I’d like to talk about something that I feel isn’t talked about enough – periods. And specifically, how to have an eco-friendly period.
Before you roll your eyes and click off the page, I want to make it clear that when it comes to periods (and most aspects of life to be honest) I’m firm in the belief that people with periods should do whatever works best for them. There is no judgement at all in this post if none of these ideas are for you. I just wanted to put some ideas out there that you may or may not have heard of with no expectation that you have to give them a go.
I’ve also put together another post on accessible eco-friendly period products for those that struggle with conventional alternatives.
The Ultimate Guide to Eco-Friendly Period Products
I’ve tried to cover as many sustainable period options as possible. I’ve tried a few different options and it’s definitely a case of trial and error – hopefully you can find something that works for you. If not, there’s no shame in using disposable products if none of these work for you or are suitable for your circumstances.
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To be honest, and perhaps to your surprise, I was never really on board with the idea of a menstrual cup. I would go as far as to say I was a bit grossed out by the idea. So I understand if you are too. It wasn’t until after I had my first child that I became a lot more relaxed about the idea.
It does take a bit of practice. First to insert and remove a menstrual cup properly. And also to start to feel comfortable using it (much like the learning curve when you first start to use tampons). However, once it’s in the cup can stay there for 12 hours. Therefore, for the most part, there’s no need to take it out when you’re not at home. It’s easily cleaned, and there’s no risk of Toxic Shock Syndrome, even if you forget to take it out.
There are quite a few suppliers of menstrual cups in the UK. The most popular one is Moon Cup*. Moon Cup comes in two sizes – one if you’re under 30, and one if you’re over 30 and/or have had a child (which makes you feel really good about yourself and your body!). However, there are heaps of other brands available at &Keep*, including cups from TOTM and Nudie.
Period Pants are a relatively new eco-friendly period product concept to me and something I have only recently tried. Essentially they are absorbent pants you wear during your period, without the need for any other sanitary protection. You then pop in the wash and re-use time and again.
I have a pair of period pants from Wuka*, which I love. I was worried they might feel like wearing a nappy. However, they aren’t at all bulky, so it feels like you are wearing regular pants. In fact, you can pop them on and almost forget that you have your period.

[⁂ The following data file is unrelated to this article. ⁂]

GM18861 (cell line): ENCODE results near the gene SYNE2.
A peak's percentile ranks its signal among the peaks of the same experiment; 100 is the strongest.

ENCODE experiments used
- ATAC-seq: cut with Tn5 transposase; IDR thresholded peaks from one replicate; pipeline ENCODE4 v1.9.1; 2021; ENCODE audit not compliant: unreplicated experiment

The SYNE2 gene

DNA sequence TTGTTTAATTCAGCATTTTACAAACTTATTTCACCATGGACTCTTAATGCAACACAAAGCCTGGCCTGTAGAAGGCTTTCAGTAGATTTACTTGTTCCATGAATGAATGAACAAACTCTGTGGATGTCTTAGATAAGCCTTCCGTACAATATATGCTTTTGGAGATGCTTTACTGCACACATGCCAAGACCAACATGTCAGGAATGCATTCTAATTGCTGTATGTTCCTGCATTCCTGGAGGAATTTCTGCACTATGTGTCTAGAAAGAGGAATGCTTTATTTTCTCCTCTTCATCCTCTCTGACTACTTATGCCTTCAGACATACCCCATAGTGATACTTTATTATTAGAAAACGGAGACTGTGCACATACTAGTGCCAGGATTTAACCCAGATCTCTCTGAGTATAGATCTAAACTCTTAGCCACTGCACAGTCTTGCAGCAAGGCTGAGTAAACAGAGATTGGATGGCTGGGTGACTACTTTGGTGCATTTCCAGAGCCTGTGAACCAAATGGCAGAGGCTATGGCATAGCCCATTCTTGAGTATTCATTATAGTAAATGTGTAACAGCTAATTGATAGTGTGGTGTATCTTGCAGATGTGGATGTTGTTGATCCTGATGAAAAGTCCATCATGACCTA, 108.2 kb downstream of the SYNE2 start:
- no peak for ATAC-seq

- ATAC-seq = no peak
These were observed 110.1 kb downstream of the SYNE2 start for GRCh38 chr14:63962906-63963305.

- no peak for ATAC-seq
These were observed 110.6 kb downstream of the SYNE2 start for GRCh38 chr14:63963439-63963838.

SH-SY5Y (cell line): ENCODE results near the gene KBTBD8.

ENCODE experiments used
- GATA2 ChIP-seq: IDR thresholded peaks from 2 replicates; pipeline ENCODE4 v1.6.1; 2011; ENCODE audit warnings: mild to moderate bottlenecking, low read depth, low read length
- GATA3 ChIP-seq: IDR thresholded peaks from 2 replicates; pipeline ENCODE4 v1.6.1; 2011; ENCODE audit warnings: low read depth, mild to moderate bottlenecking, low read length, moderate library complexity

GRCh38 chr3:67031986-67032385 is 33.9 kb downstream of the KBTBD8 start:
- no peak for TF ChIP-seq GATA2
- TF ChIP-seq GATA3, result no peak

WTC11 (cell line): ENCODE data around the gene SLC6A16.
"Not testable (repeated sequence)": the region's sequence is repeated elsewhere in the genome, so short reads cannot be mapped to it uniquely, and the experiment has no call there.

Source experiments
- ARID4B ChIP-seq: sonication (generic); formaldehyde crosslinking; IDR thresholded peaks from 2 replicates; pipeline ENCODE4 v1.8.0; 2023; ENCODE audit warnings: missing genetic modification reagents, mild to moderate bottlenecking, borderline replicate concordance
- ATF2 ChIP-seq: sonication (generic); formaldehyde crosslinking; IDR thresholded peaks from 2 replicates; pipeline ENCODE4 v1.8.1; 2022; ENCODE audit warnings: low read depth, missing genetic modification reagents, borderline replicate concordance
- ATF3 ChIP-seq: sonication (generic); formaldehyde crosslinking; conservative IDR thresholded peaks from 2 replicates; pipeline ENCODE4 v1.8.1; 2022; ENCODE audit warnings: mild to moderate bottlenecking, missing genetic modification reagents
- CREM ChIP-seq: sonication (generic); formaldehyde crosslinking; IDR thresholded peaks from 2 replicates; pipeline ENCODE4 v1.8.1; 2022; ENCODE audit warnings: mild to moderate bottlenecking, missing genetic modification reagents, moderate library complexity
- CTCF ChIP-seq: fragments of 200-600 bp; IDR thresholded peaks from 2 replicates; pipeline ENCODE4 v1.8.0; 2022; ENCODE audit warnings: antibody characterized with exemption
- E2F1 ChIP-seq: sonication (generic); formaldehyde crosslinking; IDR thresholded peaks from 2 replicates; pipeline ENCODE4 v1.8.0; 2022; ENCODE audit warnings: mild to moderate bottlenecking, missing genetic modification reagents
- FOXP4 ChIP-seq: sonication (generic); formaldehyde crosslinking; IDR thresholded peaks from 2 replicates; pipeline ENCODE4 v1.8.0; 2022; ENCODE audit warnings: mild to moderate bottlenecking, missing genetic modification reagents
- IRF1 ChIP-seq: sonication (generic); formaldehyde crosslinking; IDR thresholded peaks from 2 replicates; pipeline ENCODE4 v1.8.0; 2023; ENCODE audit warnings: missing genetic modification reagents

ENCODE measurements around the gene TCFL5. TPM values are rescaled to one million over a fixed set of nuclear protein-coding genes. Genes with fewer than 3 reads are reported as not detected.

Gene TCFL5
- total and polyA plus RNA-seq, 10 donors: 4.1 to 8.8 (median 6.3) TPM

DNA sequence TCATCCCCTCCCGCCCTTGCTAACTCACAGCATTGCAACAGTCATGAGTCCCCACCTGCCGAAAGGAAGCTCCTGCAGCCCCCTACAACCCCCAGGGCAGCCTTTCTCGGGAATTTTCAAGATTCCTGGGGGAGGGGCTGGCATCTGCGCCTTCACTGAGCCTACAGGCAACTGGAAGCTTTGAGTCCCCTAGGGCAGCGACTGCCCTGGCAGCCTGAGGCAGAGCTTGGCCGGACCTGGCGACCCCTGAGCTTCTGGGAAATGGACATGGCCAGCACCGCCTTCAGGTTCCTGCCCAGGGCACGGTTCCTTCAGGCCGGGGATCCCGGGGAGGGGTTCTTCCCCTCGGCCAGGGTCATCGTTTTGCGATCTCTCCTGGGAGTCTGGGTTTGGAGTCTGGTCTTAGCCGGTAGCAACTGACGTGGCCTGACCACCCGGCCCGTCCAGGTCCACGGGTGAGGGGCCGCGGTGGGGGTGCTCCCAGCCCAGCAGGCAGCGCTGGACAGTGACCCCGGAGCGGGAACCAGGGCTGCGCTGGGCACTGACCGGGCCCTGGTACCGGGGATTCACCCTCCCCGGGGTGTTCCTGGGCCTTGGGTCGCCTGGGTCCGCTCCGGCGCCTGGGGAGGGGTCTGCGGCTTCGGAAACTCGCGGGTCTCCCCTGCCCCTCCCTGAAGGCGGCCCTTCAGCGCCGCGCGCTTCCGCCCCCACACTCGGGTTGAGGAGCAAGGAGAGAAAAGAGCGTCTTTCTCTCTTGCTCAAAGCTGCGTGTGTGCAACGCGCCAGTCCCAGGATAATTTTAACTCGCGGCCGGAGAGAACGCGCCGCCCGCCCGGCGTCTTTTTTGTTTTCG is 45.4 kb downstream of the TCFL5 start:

There are a couple of drawbacks to period pants. It can be slightly awkward or annoying having to remove trousers or tights in order to change your pants, especially when you’re not at home. For that reason, I prefer to wear mine at night or on lighter flow days. Period pants are also not the cheapest, so it may get expensive having to buy multiple pairs of pants.
Washable Sanitary Towels
Washable sanitary towels are exactly as the name implies. If you’re akin with washable nappies then these will be a walk in the park to you. You just need to carry around a wet bag* with you to place your towels in when you’re done using them and then pop them in the washing machine.
I’m used to carrying soiled/wet washable nappies in a zipped wet bag in my nappy bag so personally don’t have a problem with carrying washable sanitary towels in a similar fashion. However, I know not everyone is into the idea.
Meanwhile, there are more sellers on Etsy* than you could shake a stick at. My favourite is LilahPads*, pictured above. I’ve bought a few reusable sanitary towels from here over the last few years, and love them.
Sea sponges are essentially a natural tampon. In our modern world, this is probably considered the most ‘out-there’ option in terms of eco-friendly period products. It’s also not one that I’ve tried. However, I’m keen to hear from readers who have tried or do use sea sponges about their experiences with them.
From what I’ve read sponges are fairly straightforward. Simply wet the sponge and insert, like you would with a tampon. You’ll know when they need changing when you feel it drop down a bit. Here, you can just remove, rinse in clean water, and re-insert. At the end of your period, your sponge can be washed in the washing machine and then stored for the following month. With care, it should last roughly a year.
The drawback with sea sponges is that you would need to rinse them on a regular basis (as much as you would need to change a tampon or a pad). Therefore, it may be difficult to use when you’re not at home. And as they are natural sponge rather than synthetic then if you’re vegan, sea sponge probably isn’t for you.
Disposable Yet Eco-Friendly Period Products
If you’re not convinced by any of the options above, or can’t find an option that will work for you, then an alternative eco-friendly period product option would be switching to organic tampons or sanitary towels.
I’d be interested to hear about your experiences with eco-friendly period products. What have you tried and what do you swear by? And what pain relief methods do you use? I’m a hot water kind of person myself! You can also check out my guide on how to reduce plastic in the bathroom.